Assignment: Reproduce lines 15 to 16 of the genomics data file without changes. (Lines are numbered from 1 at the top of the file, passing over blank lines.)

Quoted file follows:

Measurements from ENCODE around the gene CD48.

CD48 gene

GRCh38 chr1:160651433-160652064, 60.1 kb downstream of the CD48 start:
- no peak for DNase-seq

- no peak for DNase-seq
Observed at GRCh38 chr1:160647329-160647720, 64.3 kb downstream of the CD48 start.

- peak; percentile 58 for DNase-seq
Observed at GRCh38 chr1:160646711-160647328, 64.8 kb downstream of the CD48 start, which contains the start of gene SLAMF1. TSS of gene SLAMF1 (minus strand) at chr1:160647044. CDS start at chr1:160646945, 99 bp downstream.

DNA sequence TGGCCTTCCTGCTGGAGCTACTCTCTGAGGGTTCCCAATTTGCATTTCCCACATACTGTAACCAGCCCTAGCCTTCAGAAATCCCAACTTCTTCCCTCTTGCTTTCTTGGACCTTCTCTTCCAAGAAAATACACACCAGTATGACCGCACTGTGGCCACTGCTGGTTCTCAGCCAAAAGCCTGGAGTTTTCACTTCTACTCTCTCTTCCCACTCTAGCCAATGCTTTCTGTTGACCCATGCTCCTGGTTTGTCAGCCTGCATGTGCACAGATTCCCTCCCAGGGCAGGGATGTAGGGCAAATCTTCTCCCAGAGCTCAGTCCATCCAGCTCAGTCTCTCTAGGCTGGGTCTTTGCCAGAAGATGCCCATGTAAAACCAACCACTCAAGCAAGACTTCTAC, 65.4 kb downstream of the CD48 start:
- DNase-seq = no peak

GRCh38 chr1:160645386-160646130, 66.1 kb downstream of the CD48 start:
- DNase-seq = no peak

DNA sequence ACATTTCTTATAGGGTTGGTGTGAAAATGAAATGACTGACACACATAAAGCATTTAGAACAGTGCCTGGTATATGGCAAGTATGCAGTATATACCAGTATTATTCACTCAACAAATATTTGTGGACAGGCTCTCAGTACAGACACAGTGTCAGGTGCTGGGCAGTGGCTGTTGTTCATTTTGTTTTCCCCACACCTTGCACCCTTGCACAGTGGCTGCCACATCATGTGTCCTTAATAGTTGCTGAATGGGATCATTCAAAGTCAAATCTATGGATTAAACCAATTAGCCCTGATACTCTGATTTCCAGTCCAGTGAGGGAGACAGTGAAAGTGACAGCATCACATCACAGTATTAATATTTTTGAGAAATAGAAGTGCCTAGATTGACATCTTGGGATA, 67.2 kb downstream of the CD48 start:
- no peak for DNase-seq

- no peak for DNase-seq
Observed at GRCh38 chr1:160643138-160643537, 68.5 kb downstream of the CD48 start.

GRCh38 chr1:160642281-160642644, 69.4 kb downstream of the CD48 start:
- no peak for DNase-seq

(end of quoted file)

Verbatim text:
- no peak for DNase-seq
Observed at GRCh38 chr1:160643138-160643537, 68.5 kb downstream of the CD48 start.